Design/methodology/approach

The authors explore a novel, and relatively simple approach, using a character-based statistical language model combined with a tailored version of the Basic Local Alignment Tool to extract exact and approximate string patterns shared between groups of documents.

Findings

The approach is applicable to a wide range of languages, and compensates for variability in the text of the documents as a result of differences in dialect, authorship, language change over time and errors due to inaccurate transcriptions and optical character recognition errors as a result of the digitisation process.

Research limitations/implications

A number of case studies demonstrate that the approach is practical and generalisable to a wide range of archives with documents in different languages, domains and of varying quality.

Practical implications

The approach described can be applied to any digital archive of modern and contemporary texts. This makes the approach applicable to digital archives recording historic texts, but also those composed of more recent news articles, for example.

Social implications

The analysis of “parallel passages” enables researchers to quantify the presence and extent of text-reuse in a collection of documents, which can provide useful data on author style, text genres and cultural contexts.

Originality/value

The approach is novel and addresses a need by humanities researchers for tools that can identify similar documents and local similarities represented by shared text sequences in a potentially vast large archive of documents. As far as the authors are aware, there are no tools currently exist that provide the same level of tolerance to the language of the documents.

Details

Journal of Documentation, vol. 76 no. 1
Type: Research Article
ISSN: 0022-0418

Keywords

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Article
Publication date: 1 January 1985

Since the first Volume of this Bibliography there has been an explosion of literature in all the main areas of business. The researcher and librarian have to be able to…

Abstract

Since the first Volume of this Bibliography there has been an explosion of literature in all the main areas of business. The researcher and librarian have to be able to uncover specific articles devoted to certain topics. This Bibliography is designed to help. Volume III, in addition to the annotated list of articles as the two previous volumes, contains further features to help the reader. Each entry within has been indexed according to the Fifth Edition of the SCIMP/SCAMP Thesaurus and thus provides a full subject index to facilitate rapid information retrieval. Each article has its own unique number and this is used in both the subject and author index. The first Volume of the Bibliography covered seven journals published by MCB University Press. This Volume now indexes 25 journals, indicating the greater depth, coverage and expansion of the subject areas concerned.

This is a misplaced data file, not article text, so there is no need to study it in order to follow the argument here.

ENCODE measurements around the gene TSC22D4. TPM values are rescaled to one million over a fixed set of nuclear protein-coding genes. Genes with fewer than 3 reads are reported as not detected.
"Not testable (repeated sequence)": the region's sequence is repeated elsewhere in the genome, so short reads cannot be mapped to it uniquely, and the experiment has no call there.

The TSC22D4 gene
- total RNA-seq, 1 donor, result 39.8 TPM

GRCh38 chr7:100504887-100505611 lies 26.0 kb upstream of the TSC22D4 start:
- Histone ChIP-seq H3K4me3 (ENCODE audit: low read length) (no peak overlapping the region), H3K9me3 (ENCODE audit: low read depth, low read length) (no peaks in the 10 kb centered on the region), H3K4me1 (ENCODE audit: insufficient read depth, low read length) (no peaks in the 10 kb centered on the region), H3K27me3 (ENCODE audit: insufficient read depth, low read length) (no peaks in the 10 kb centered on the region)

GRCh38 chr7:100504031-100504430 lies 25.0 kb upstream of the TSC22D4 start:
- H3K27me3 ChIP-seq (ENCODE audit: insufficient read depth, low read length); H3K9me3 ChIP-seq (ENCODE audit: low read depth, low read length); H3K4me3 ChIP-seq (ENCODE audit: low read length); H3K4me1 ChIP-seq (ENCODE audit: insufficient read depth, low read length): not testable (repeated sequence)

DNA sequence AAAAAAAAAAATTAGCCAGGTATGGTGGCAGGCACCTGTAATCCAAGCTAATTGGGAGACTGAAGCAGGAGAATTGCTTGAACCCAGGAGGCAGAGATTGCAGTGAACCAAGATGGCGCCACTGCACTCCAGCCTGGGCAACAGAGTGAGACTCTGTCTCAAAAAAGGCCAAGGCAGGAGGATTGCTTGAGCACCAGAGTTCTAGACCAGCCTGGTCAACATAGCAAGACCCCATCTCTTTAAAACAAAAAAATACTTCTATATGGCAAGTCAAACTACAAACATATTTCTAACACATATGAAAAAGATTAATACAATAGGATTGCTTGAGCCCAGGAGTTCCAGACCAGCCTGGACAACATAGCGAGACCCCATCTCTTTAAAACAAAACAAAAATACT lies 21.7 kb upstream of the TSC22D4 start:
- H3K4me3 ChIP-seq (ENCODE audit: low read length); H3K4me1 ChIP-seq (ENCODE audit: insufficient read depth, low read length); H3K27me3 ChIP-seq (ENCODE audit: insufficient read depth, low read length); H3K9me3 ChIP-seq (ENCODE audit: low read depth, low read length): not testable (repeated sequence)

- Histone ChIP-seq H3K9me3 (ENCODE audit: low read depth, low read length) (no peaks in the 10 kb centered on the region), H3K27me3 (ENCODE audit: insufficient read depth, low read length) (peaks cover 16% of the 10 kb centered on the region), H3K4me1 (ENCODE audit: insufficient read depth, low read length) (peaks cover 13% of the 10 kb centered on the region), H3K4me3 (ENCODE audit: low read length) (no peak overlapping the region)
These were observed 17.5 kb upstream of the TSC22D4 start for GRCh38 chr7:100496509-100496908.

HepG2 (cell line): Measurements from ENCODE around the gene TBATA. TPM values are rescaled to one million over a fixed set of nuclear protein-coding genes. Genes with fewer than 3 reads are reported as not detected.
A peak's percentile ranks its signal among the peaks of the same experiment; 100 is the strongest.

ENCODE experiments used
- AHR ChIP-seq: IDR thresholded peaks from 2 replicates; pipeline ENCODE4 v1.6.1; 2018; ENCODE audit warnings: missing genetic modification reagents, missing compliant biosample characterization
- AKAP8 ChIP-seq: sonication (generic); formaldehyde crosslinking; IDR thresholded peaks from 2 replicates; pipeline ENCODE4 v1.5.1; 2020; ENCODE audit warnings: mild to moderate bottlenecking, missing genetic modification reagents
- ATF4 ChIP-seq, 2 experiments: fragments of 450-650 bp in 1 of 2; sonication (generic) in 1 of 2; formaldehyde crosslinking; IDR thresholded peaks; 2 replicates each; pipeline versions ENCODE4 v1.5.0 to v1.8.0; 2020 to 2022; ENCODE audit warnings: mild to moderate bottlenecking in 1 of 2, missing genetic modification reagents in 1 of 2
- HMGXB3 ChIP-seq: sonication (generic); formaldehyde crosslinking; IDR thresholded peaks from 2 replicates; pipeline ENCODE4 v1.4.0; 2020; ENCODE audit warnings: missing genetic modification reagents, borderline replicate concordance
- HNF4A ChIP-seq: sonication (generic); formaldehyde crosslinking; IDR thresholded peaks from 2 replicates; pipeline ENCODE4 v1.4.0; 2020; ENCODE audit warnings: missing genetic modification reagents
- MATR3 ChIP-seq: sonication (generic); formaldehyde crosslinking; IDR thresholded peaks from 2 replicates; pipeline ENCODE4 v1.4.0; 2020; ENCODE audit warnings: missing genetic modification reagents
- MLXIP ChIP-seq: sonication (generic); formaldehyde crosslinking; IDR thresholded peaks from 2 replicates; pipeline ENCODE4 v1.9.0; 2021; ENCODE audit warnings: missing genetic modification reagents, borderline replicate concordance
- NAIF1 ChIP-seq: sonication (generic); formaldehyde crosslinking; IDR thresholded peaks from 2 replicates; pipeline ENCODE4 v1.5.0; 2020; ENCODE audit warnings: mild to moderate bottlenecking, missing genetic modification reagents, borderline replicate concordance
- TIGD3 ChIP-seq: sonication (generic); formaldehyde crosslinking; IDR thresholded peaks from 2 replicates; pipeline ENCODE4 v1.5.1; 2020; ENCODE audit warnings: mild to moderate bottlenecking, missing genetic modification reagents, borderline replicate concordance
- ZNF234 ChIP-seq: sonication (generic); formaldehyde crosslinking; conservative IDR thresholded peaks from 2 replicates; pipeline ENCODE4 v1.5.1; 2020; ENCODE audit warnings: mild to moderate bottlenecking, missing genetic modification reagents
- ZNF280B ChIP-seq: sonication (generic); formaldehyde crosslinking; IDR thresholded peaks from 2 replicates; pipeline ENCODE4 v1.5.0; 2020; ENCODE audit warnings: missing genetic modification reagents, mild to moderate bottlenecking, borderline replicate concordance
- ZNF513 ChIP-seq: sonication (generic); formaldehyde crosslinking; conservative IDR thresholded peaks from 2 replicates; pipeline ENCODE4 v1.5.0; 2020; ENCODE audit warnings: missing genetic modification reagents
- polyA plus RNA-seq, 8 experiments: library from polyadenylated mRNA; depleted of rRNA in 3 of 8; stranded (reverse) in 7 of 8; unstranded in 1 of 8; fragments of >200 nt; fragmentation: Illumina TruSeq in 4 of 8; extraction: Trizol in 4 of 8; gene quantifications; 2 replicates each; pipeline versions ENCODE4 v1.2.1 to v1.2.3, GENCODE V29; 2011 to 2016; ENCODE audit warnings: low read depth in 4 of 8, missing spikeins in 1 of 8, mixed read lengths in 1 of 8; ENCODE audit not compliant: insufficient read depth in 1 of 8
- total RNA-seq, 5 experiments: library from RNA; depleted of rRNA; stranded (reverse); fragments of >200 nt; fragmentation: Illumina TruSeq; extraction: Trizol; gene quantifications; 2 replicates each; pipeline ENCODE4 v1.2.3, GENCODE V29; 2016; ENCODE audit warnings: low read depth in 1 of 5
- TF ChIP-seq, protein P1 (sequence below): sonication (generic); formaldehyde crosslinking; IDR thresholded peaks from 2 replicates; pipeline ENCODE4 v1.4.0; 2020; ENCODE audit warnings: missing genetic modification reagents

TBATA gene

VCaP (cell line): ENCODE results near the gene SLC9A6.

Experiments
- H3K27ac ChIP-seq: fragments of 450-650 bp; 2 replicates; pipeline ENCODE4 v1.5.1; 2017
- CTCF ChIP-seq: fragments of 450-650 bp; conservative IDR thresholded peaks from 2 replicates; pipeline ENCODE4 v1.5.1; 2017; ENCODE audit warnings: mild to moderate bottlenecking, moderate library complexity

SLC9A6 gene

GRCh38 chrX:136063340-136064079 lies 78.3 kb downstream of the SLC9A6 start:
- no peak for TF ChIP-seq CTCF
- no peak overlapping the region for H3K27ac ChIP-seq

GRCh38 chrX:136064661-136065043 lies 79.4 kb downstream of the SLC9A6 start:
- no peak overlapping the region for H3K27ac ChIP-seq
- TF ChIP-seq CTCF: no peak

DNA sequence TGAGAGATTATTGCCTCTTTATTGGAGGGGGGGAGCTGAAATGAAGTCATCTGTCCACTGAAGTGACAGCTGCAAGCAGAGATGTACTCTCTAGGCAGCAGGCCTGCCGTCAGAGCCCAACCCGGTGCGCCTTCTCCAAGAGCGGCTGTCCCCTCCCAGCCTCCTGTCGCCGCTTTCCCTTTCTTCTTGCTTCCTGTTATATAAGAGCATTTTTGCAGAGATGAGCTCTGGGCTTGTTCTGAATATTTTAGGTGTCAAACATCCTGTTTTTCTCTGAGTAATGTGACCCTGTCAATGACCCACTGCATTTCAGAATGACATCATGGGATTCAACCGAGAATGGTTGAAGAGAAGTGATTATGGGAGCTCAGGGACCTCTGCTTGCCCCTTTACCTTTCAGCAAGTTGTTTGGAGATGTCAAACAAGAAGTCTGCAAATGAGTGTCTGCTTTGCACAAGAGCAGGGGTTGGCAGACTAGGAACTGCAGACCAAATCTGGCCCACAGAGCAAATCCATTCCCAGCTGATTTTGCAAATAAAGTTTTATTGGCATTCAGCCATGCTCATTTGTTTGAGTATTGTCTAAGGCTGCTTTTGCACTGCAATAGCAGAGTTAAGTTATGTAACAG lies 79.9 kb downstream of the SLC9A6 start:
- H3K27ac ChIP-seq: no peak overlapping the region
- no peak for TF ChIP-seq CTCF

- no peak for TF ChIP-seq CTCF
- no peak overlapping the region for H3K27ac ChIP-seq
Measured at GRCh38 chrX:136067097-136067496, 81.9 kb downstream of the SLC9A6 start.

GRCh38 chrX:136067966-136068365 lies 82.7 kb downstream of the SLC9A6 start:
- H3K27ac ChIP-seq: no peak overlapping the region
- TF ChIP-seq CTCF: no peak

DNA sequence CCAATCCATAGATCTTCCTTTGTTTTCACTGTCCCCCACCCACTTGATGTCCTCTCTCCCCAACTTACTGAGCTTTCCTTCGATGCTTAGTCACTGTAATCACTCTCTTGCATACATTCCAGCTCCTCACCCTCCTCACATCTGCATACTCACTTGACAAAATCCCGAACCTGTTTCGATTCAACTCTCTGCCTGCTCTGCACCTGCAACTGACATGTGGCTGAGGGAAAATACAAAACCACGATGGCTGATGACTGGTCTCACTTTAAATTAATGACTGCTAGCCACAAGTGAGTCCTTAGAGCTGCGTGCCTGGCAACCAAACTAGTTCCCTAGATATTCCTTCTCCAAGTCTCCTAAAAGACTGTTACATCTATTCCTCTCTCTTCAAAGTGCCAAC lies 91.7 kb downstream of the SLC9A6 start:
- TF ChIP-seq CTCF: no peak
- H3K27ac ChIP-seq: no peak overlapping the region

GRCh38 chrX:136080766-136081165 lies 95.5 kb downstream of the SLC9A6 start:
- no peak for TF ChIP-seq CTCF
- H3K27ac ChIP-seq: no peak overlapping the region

Details

Management Decision, vol. 23 no. 1
Type: Research Article
ISSN: 0025-1747

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Article
Publication date: 1 April 2004

Georgios I. Zekos

Investigates the differences in protocols between arbitral tribunals and courts, with particular emphasis on US, Greek and English law. Gives examples of each country and…

Abstract

Investigates the differences in protocols between arbitral tribunals and courts, with particular emphasis on US, Greek and English law. Gives examples of each country and its way of using the law in specific circumstances, and shows the variations therein. Sums up that arbitration is much the better way to gok as it avoids delays and expenses, plus the vexation/frustration of normal litigation. Concludes that the US and Greek constitutions and common law tradition in England appear to allow involved parties to choose their own judge, who can thus be an arbitrator. Discusses e‐commerce and speculates on this for the future.

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Managerial Law, vol. 46 no. 2/3
Type: Research Article
ISSN: 0309-0558

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Article
Publication date: 6 April 2011

Anne Harris

This article explodes traditional notions of ethnographic documentary, and instead positions the emerging practice of ethnocinema as a 21st century modality that falls…

Abstract

This article explodes traditional notions of ethnographic documentary, and instead positions the emerging practice of ethnocinema as a 21st century modality that falls within the paradigm of what Denzin calls the ‘eighth moment scholarship’ in this ‘fractured future’. Drawing on the monological, dialogic and imagistic ‘data’ from the ethnocinematic research project Cross‐Marked: Sudanese Australian Young Women Talk Education, the article uses ethnographic documentary film theory (including Minh‐ha, Rouch, and Aufderheide) and the critical pedagogical scholarship of McLaren to examine notions of performative identity construction and the possibility of intercultural identities and collaborations. Utilising the central metaphor of Minh‐ha’s ethnographic and filmic ‘zoo’, which cages those who are Othered by race, class, gender, sexuality and a myriad of differences, this article and ethnocinema overall seek to overthrow notions of difference, culture and community while recognising the increasingly prescient power of McLuhan’s dictum that the ‘medium is the message’ in this rhizomatic age.

Details

Qualitative Research Journal, vol. 11 no. 1
Type: Research Article
ISSN: 1443-9883

Keywords